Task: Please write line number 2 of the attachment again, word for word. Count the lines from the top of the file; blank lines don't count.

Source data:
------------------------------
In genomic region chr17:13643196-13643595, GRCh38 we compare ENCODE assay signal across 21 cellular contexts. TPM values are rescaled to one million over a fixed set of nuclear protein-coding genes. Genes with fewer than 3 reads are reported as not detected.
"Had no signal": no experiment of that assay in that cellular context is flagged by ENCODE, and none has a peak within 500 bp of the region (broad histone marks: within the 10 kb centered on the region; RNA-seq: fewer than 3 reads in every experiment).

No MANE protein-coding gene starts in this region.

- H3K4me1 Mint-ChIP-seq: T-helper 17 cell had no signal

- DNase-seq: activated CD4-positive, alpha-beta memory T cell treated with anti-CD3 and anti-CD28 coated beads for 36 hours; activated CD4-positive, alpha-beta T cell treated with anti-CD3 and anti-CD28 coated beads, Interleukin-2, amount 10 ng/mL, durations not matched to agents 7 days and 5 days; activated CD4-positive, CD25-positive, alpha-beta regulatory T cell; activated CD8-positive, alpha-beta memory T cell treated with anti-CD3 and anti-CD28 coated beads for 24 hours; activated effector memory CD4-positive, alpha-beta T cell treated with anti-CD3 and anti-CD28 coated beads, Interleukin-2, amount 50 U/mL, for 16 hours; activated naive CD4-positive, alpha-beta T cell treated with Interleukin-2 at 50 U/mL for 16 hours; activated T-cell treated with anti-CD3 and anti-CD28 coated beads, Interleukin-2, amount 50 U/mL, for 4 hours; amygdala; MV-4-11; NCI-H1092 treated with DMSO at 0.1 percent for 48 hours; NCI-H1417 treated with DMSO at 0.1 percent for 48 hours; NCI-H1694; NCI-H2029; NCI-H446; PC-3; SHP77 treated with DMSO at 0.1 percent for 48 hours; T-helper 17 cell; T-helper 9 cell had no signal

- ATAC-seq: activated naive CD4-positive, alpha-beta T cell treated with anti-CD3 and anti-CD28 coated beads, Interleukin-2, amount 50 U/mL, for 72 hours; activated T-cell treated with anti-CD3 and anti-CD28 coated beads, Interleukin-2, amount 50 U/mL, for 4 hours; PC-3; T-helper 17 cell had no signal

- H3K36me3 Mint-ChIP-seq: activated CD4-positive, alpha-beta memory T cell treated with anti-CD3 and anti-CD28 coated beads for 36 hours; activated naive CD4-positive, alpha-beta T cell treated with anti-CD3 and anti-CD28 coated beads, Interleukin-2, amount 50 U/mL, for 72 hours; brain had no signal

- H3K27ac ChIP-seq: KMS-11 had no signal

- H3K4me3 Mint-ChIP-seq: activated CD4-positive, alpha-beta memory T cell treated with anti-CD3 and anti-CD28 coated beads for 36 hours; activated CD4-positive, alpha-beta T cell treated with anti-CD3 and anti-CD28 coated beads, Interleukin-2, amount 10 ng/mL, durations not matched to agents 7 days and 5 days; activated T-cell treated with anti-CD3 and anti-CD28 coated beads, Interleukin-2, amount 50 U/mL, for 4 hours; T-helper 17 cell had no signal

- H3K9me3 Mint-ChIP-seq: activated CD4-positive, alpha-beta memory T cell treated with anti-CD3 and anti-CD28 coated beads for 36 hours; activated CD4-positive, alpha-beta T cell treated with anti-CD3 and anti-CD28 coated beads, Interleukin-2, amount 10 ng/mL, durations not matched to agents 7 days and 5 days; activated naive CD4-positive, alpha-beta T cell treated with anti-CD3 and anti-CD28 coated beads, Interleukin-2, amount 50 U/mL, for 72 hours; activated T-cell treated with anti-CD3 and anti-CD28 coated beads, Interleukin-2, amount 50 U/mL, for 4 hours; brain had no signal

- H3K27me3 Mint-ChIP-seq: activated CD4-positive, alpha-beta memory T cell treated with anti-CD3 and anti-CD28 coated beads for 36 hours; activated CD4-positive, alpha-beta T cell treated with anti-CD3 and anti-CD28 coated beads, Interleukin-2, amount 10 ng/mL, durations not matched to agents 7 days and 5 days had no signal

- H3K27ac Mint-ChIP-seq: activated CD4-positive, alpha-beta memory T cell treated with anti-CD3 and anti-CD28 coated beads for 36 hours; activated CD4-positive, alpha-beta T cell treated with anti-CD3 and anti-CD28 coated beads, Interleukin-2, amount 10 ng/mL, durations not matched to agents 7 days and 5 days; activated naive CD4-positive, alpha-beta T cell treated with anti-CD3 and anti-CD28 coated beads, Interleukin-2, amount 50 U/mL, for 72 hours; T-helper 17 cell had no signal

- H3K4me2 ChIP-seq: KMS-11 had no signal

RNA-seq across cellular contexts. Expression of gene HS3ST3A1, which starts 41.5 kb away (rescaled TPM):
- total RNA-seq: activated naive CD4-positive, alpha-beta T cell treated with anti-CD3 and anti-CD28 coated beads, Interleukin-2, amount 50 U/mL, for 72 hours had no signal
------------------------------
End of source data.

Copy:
"Had no signal": no experiment of that assay in that cellular context is flagged by ENCODE, and none has a peak within 500 bp of the region (broad histone marks: within the 10 kb centered on the region; RNA-seq: fewer than 3 reads in every experiment).